[00:28:54] Rick Dronkers: There's some larger incentives. Taking this back to your everyday [00:29:00] business. How do these changes, which are what you do. So you help small to mid-size publishers try to monetize what they do. You're probably creating content in what kind of form they're probably impacted by this, right.
[00:29:17] Paul Bannister: They certainly could be to date because of the way the web ecosystem works. What we've seen happen is that when Safari and Firefox made their changes to drop third party cookies and other tracking technology over the last few years, those browsers from a programmatic perspective and assemble from a direct advertising perspective too, became far less effective on the web.
[00:29:39] If you can't track the users in any way, it's really hard to measure. It's really hard to target you lose those benefits. But what we saw happen is that while revenue from those browsers and CPMs and other metrics like that went down significantly, the money mostly moved to quor. So the pie didn't really shrink.
[00:29:55] It just redistributed where the money was. So like that was annoying, but like not [00:30:00] catastrophic by any stretch. Whereas, when Chrome who is now, in this kind of final process of removing third party cookies and replacing them with these new technologies, they call the privacy sandbox.
[00:30:12] With that happening probably next year, sometime that's a little bit of a different change because when that change happens, like there's nowhere UN unless the collective we in this industry like create new technologies and solutions, there's nowhere for the money to redistribute, to like, if you do nothing, advertisers will just spend less money because it'll be less effective and that's bad for advertisers and bad for publishers.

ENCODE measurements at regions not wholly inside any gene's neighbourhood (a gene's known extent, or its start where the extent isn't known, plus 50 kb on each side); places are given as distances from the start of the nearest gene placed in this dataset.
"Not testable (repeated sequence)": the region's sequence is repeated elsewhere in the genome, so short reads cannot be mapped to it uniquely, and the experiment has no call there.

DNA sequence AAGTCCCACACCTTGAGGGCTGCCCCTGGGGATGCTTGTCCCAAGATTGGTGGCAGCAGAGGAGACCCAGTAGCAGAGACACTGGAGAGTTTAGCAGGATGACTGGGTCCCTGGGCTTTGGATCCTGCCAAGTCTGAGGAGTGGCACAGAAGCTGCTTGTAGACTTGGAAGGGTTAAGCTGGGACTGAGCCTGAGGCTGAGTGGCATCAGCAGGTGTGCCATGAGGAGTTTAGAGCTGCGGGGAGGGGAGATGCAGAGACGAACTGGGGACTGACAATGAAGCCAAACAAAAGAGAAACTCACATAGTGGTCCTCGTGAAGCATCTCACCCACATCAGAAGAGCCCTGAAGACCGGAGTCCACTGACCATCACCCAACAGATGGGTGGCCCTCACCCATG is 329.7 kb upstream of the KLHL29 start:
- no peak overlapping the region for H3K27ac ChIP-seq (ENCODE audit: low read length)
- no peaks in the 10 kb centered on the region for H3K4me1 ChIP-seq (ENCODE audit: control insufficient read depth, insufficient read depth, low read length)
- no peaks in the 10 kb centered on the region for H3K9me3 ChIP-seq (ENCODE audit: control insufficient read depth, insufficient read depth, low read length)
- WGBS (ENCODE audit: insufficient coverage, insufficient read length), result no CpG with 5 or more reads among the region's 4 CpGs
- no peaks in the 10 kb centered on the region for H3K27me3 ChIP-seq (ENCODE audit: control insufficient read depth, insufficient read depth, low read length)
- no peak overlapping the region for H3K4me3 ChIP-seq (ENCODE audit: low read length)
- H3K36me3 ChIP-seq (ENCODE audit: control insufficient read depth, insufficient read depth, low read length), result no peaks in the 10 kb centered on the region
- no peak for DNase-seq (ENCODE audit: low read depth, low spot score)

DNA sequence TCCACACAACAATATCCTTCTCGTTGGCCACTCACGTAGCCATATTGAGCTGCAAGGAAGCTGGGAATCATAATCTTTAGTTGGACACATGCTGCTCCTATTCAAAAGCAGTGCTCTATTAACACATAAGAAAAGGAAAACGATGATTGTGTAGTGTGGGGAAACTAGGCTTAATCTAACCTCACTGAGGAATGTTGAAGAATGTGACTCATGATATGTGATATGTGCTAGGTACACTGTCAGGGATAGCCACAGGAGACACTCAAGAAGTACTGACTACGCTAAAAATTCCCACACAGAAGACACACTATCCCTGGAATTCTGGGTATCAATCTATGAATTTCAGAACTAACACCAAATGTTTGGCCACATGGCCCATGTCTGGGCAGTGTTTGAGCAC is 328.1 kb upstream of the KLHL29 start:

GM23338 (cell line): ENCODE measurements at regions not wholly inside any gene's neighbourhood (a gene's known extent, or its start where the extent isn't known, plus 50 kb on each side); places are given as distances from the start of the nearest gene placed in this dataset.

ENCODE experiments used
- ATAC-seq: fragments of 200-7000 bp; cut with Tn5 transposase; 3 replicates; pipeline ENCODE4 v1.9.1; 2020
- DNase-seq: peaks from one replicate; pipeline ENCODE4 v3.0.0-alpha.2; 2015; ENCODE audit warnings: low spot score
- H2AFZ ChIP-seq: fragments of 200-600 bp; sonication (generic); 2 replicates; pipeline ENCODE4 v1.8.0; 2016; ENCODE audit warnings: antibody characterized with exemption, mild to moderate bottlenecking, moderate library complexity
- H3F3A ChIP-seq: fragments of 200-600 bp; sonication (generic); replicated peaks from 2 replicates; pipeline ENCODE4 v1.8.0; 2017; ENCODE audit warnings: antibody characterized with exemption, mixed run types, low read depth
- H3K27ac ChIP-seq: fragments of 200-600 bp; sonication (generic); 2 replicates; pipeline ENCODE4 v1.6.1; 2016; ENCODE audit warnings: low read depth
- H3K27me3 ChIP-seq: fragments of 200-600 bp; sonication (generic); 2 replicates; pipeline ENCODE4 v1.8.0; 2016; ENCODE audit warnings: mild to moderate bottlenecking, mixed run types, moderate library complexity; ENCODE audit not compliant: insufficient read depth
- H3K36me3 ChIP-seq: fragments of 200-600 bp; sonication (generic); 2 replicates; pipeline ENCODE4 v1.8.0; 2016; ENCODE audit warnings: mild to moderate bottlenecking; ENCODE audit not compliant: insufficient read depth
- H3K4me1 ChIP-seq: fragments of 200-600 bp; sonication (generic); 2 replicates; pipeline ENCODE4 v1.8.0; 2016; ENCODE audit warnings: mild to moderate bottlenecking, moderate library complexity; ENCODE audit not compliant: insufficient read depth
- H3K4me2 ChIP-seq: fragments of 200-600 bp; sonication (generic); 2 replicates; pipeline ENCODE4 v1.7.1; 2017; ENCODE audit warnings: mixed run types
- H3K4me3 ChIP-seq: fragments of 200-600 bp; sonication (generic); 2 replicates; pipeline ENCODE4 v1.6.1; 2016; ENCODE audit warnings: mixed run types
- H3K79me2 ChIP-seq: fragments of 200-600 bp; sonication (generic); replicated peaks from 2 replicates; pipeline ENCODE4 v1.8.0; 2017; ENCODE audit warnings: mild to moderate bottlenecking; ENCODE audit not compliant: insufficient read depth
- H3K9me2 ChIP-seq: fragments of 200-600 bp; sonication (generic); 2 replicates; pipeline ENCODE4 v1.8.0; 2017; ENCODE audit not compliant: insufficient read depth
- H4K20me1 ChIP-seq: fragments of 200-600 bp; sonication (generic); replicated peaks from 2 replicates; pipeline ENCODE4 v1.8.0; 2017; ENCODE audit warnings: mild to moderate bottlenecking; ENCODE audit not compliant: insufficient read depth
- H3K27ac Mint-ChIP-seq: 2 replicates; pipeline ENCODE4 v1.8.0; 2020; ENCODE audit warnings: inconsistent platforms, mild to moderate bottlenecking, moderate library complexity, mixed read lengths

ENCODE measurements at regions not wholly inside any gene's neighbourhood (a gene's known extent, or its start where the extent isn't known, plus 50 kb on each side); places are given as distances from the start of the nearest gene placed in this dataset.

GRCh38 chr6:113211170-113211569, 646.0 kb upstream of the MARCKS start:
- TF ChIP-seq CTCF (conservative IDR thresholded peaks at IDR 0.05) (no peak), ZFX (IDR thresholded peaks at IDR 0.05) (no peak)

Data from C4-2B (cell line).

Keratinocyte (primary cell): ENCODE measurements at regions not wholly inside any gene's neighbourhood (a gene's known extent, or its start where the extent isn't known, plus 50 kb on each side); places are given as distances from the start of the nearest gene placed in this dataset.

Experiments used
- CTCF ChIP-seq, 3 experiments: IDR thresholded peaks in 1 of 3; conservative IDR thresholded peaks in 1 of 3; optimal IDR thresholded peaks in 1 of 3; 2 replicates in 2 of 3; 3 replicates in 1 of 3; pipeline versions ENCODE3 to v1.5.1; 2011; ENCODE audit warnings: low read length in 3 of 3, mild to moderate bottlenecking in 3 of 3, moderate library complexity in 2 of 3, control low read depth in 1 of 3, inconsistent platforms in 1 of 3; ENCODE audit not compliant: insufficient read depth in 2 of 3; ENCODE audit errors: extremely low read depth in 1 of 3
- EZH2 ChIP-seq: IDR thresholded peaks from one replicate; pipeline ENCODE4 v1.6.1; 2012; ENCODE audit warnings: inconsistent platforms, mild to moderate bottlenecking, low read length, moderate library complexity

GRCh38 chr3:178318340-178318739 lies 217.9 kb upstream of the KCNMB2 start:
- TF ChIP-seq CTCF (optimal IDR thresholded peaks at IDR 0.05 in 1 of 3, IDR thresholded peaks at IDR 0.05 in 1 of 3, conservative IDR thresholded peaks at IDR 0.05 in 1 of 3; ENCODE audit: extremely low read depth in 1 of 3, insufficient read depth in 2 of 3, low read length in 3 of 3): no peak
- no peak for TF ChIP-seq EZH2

[00:30:34] Rick Dronkers: So what you're saying is we had a hypothetical publisher and they made a million bucks and that was spread across all browsers on the web. And what you saw was you saw that advertising budget, go move basically almost all to Chrome. To me, this is always puzzling because if there are actual people using those other browsers, just as effective on [00:31:00] the bottom line, right.
[00:31:01] It's just that you're not able to measure it. You're not able to measure the clicks and this is not able to stitch them together right. To use it. What are your thoughts on this? Because this has always baffled me. Like I get it, like business wise, it doesn't make sense. Cause there are still people using Safari and fire folks.[00:31:17] It's still people who actually purchase stuff demographically.